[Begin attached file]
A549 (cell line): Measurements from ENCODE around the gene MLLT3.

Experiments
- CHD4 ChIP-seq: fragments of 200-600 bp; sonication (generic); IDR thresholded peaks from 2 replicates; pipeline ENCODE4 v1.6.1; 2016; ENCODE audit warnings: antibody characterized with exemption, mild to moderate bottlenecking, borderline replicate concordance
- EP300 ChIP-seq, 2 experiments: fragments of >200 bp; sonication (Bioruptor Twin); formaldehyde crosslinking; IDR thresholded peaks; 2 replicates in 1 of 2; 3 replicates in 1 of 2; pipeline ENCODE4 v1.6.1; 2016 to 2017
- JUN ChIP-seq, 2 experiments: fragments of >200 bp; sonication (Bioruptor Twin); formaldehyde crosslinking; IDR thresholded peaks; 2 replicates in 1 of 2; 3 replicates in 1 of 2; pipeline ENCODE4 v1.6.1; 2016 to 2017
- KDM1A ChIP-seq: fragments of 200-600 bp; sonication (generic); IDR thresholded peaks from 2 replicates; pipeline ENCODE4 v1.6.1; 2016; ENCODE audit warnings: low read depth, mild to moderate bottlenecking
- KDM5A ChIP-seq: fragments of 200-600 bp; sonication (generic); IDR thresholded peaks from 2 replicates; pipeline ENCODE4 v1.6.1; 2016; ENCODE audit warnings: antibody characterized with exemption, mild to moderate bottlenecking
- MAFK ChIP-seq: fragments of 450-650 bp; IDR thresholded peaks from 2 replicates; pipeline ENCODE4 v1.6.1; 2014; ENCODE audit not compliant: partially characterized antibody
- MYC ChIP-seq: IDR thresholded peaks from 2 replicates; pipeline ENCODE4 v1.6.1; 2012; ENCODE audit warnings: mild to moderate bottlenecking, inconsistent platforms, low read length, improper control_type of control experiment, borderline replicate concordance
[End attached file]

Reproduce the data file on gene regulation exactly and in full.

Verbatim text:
A549 (cell line): Measurements from ENCODE around the gene MLLT3.

Experiments
- CHD4 ChIP-seq: fragments of 200-600 bp; sonication (generic); IDR thresholded peaks from 2 replicates; pipeline ENCODE4 v1.6.1; 2016; ENCODE audit warnings: antibody characterized with exemption, mild to moderate bottlenecking, borderline replicate concordance
- EP300 ChIP-seq, 2 experiments: fragments of >200 bp; sonication (Bioruptor Twin); formaldehyde crosslinking; IDR thresholded peaks; 2 replicates in 1 of 2; 3 replicates in 1 of 2; pipeline ENCODE4 v1.6.1; 2016 to 2017
- JUN ChIP-seq, 2 experiments: fragments of >200 bp; sonication (Bioruptor Twin); formaldehyde crosslinking; IDR thresholded peaks; 2 replicates in 1 of 2; 3 replicates in 1 of 2; pipeline ENCODE4 v1.6.1; 2016 to 2017
- KDM1A ChIP-seq: fragments of 200-600 bp; sonication (generic); IDR thresholded peaks from 2 replicates; pipeline ENCODE4 v1.6.1; 2016; ENCODE audit warnings: low read depth, mild to moderate bottlenecking
- KDM5A ChIP-seq: fragments of 200-600 bp; sonication (generic); IDR thresholded peaks from 2 replicates; pipeline ENCODE4 v1.6.1; 2016; ENCODE audit warnings: antibody characterized with exemption, mild to moderate bottlenecking
- MAFK ChIP-seq: fragments of 450-650 bp; IDR thresholded peaks from 2 replicates; pipeline ENCODE4 v1.6.1; 2014; ENCODE audit not compliant: partially characterized antibody
- MYC ChIP-seq: IDR thresholded peaks from 2 replicates; pipeline ENCODE4 v1.6.1; 2012; ENCODE audit warnings: mild to moderate bottlenecking, inconsistent platforms, low read length, improper control_type of control experiment, borderline replicate concordance